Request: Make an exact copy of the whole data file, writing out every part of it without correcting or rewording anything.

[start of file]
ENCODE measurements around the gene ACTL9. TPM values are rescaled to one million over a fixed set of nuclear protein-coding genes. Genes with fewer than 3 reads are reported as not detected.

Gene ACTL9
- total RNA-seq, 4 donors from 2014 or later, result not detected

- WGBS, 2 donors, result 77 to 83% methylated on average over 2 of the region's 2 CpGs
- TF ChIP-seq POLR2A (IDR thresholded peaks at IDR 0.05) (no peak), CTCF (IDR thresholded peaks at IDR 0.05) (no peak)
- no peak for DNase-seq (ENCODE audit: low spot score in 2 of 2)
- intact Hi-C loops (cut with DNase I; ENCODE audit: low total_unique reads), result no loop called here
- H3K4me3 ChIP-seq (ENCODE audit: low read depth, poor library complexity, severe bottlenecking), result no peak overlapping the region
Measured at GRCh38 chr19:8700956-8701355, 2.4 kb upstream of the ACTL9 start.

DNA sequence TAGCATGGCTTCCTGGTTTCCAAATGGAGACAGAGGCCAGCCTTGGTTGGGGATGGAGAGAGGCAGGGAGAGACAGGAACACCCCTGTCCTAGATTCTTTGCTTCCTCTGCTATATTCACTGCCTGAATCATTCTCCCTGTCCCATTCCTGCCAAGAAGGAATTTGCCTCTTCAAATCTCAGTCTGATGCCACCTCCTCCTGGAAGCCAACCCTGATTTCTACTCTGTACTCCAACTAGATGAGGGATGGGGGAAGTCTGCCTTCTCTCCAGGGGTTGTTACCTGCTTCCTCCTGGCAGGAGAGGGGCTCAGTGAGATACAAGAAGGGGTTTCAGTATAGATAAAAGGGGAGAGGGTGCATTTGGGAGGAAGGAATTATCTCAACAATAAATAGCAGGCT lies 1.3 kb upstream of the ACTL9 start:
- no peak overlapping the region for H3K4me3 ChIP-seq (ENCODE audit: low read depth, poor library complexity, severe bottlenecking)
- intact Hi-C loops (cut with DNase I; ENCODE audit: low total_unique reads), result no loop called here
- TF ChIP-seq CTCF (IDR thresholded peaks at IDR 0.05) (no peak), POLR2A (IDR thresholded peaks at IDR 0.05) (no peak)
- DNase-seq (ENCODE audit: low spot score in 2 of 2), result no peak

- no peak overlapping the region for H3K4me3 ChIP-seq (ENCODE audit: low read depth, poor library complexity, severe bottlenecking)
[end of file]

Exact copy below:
ENCODE measurements around the gene ACTL9. TPM values are rescaled to one million over a fixed set of nuclear protein-coding genes. Genes with fewer than 3 reads are reported as not detected.

Gene ACTL9
- total RNA-seq, 4 donors from 2014 or later, result not detected

- WGBS, 2 donors, result 77 to 83% methylated on average over 2 of the region's 2 CpGs
- TF ChIP-seq POLR2A (IDR thresholded peaks at IDR 0.05) (no peak), CTCF (IDR thresholded peaks at IDR 0.05) (no peak)
- no peak for DNase-seq (ENCODE audit: low spot score in 2 of 2)
- intact Hi-C loops (cut with DNase I; ENCODE audit: low total_unique reads), result no loop called here
- H3K4me3 ChIP-seq (ENCODE audit: low read depth, poor library complexity, severe bottlenecking), result no peak overlapping the region
Measured at GRCh38 chr19:8700956-8701355, 2.4 kb upstream of the ACTL9 start.

DNA sequence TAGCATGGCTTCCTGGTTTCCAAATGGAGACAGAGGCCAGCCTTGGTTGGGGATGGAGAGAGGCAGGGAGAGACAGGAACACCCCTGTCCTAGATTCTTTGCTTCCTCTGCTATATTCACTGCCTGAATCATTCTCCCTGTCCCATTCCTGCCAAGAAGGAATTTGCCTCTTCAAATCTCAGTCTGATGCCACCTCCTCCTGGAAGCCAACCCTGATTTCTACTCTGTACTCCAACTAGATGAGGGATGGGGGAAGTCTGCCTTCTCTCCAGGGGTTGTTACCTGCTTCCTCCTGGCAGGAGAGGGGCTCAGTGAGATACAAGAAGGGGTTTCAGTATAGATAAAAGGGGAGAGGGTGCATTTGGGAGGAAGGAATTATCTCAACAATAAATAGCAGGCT lies 1.3 kb upstream of the ACTL9 start:
- no peak overlapping the region for H3K4me3 ChIP-seq (ENCODE audit: low read depth, poor library complexity, severe bottlenecking)
- intact Hi-C loops (cut with DNase I; ENCODE audit: low total_unique reads), result no loop called here
- TF ChIP-seq CTCF (IDR thresholded peaks at IDR 0.05) (no peak), POLR2A (IDR thresholded peaks at IDR 0.05) (no peak)
- DNase-seq (ENCODE audit: low spot score in 2 of 2), result no peak

- no peak overlapping the region for H3K4me3 ChIP-seq (ENCODE audit: low read depth, poor library complexity, severe bottlenecking)